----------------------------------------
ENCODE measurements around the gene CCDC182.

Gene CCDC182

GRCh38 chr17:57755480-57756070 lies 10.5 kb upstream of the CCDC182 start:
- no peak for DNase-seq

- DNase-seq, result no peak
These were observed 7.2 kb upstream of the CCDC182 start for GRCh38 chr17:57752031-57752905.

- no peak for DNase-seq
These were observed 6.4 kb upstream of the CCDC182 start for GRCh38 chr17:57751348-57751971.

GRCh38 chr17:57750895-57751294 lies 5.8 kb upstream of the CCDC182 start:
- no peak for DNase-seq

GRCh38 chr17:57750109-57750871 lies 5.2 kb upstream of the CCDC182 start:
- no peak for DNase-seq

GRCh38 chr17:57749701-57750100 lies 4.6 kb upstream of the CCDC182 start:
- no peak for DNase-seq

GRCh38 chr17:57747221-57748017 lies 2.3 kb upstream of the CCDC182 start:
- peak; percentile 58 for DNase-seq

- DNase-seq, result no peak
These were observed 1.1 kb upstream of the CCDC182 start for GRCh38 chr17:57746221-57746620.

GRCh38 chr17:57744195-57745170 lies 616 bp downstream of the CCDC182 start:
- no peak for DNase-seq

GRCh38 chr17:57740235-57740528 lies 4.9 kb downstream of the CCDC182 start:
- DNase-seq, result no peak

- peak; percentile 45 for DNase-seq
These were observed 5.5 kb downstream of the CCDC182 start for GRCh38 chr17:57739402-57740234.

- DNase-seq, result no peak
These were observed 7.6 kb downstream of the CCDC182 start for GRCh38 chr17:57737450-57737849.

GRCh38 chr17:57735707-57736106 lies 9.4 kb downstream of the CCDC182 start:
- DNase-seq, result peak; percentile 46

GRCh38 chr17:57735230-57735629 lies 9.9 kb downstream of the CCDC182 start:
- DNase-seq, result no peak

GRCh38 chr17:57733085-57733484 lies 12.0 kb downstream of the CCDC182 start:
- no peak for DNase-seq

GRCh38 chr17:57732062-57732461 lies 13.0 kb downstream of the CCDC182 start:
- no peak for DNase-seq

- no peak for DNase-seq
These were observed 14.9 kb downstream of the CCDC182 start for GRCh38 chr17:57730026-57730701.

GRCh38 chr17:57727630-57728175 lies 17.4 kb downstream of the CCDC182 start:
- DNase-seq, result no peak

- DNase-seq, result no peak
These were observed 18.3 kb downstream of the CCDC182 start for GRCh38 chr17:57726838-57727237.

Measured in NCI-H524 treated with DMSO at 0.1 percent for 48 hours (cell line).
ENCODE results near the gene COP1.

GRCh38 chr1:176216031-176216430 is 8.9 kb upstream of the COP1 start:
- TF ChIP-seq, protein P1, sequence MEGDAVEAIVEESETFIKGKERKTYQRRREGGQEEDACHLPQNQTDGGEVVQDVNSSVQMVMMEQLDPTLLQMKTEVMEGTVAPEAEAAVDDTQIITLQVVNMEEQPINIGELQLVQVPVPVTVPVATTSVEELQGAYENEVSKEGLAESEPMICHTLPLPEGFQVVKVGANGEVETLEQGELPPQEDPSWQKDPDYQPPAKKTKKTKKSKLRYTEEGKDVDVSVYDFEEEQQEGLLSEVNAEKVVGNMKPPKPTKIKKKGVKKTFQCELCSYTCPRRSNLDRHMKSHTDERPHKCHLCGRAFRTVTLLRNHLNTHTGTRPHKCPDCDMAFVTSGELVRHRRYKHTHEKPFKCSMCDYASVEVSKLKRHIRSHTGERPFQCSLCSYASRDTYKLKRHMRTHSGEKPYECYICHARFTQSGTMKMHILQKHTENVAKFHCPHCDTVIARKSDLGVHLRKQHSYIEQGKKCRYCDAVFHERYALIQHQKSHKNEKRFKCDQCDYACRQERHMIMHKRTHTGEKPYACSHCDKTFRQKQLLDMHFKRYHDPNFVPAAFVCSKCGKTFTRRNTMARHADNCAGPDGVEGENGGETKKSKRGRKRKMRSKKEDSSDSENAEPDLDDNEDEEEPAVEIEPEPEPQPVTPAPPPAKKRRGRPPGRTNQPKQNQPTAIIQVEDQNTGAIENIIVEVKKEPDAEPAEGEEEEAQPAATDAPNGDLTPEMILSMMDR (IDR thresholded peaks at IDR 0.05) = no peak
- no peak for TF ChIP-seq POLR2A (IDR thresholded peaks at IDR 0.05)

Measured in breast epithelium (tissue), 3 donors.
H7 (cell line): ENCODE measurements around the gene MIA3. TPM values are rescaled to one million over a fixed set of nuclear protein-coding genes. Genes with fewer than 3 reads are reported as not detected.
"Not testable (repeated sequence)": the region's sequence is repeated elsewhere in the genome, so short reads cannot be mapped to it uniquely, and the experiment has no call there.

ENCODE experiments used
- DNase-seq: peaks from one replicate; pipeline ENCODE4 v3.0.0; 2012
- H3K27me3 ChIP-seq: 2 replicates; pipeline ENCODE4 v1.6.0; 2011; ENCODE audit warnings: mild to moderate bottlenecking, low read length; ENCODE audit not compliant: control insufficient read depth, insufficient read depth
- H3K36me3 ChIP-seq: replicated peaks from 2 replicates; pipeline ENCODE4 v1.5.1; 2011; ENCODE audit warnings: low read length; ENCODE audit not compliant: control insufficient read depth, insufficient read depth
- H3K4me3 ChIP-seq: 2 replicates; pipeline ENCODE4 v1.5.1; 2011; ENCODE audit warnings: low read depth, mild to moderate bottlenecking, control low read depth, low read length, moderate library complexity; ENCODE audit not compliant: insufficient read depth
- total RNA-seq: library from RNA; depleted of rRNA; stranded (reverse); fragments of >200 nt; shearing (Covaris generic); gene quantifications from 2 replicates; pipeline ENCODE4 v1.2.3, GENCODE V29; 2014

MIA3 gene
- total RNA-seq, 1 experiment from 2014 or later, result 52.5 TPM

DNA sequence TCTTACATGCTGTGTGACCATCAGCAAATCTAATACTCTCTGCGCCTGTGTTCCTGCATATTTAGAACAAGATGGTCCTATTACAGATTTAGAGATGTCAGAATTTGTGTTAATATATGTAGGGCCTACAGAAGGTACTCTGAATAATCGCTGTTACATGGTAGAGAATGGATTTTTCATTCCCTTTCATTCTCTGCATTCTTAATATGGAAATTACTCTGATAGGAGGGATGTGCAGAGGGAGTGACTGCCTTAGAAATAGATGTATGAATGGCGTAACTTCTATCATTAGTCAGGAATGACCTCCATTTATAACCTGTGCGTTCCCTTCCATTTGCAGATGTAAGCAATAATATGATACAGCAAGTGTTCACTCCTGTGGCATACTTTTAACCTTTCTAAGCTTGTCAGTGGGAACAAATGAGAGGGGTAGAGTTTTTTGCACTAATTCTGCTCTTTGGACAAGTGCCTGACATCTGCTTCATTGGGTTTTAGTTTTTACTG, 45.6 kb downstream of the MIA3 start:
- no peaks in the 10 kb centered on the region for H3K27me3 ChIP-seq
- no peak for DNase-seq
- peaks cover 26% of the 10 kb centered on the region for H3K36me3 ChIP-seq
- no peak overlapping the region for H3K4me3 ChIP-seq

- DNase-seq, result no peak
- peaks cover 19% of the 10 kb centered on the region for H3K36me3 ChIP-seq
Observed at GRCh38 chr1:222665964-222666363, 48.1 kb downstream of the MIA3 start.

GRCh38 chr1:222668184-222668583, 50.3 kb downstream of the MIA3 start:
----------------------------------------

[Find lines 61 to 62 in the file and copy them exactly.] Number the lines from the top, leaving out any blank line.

- no peak overlapping the region for H3K4me3 ChIP-seq

- DNase-seq, result no peak